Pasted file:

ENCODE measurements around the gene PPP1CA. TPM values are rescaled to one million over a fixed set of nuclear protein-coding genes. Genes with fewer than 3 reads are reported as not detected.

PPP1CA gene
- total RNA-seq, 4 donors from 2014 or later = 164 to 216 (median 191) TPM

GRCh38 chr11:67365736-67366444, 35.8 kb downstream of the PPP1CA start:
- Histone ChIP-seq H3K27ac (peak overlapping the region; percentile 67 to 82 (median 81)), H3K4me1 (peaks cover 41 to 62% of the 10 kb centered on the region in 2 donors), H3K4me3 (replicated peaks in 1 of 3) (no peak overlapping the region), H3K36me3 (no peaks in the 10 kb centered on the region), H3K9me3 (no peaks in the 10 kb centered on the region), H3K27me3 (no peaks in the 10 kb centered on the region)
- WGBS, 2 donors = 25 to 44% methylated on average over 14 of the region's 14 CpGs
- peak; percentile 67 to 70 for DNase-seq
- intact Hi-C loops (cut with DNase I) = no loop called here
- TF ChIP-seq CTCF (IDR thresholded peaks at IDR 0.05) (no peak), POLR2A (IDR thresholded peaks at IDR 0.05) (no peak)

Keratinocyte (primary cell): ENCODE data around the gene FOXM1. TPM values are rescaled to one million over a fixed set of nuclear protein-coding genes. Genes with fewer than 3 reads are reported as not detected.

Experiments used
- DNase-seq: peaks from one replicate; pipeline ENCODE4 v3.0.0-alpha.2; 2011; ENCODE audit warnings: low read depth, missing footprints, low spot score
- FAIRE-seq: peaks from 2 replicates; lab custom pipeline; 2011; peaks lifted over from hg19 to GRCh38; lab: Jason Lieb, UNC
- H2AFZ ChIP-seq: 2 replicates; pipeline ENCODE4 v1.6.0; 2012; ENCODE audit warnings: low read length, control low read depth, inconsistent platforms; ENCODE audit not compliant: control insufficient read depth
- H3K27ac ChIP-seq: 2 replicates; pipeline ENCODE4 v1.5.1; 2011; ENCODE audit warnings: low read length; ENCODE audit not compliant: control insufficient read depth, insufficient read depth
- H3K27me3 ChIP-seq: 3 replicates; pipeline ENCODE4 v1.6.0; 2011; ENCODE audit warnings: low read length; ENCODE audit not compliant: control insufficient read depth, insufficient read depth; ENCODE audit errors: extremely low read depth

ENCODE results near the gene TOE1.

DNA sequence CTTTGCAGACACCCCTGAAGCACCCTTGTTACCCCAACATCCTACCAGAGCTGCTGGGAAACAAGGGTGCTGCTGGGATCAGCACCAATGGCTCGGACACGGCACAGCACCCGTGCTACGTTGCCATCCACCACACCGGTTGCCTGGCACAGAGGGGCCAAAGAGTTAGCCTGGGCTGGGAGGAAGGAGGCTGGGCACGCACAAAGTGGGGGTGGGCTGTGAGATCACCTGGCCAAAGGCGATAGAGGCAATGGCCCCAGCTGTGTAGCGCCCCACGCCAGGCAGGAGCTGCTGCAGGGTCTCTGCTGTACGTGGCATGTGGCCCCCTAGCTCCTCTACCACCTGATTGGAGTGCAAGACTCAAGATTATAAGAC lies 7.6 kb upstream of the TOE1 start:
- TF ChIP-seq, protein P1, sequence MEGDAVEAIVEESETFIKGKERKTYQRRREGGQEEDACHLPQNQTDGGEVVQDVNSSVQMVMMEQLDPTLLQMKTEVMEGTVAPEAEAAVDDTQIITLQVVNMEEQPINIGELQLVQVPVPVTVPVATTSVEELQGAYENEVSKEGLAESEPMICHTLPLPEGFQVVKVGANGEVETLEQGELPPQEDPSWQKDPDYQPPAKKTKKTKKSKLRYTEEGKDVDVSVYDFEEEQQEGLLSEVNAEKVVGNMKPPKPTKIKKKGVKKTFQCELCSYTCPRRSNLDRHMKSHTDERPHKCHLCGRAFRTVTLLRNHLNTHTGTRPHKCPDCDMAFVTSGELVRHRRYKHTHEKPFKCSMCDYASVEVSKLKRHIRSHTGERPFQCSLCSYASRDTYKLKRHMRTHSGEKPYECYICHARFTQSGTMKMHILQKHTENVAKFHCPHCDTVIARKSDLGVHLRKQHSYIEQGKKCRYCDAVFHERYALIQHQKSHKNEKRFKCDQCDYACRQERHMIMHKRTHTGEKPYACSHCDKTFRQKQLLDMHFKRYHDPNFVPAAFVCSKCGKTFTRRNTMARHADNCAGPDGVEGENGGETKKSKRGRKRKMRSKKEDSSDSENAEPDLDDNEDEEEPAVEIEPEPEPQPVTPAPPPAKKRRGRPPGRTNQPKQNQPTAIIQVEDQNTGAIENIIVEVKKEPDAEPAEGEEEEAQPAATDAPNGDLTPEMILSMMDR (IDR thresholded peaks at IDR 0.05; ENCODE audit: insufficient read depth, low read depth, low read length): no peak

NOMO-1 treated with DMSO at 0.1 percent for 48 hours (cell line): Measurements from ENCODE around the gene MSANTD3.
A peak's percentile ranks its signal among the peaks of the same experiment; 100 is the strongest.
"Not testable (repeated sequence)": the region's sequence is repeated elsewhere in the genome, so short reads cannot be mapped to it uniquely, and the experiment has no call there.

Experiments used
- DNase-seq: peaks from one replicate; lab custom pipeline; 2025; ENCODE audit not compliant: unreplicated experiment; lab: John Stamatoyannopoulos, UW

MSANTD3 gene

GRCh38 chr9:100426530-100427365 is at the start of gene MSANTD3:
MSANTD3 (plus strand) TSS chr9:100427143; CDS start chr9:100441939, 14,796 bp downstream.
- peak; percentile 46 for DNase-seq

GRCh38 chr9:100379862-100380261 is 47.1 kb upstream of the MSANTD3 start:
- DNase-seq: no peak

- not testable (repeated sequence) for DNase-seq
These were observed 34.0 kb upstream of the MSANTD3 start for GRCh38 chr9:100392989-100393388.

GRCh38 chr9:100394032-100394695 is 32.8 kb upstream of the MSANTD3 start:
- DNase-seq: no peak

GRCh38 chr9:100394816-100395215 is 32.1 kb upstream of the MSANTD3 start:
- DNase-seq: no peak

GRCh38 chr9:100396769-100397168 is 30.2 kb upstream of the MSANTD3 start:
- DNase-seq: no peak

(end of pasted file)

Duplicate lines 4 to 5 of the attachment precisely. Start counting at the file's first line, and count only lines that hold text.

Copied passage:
GRCh38 chr11:67365736-67366444, 35.8 kb downstream of the PPP1CA start:
- Histone ChIP-seq H3K27ac (peak overlapping the region; percentile 67 to 82 (median 81)), H3K4me1 (peaks cover 41 to 62% of the 10 kb centered on the region in 2 donors), H3K4me3 (replicated peaks in 1 of 3) (no peak overlapping the region), H3K36me3 (no peaks in the 10 kb centered on the region), H3K9me3 (no peaks in the 10 kb centered on the region), H3K27me3 (no peaks in the 10 kb centered on the region)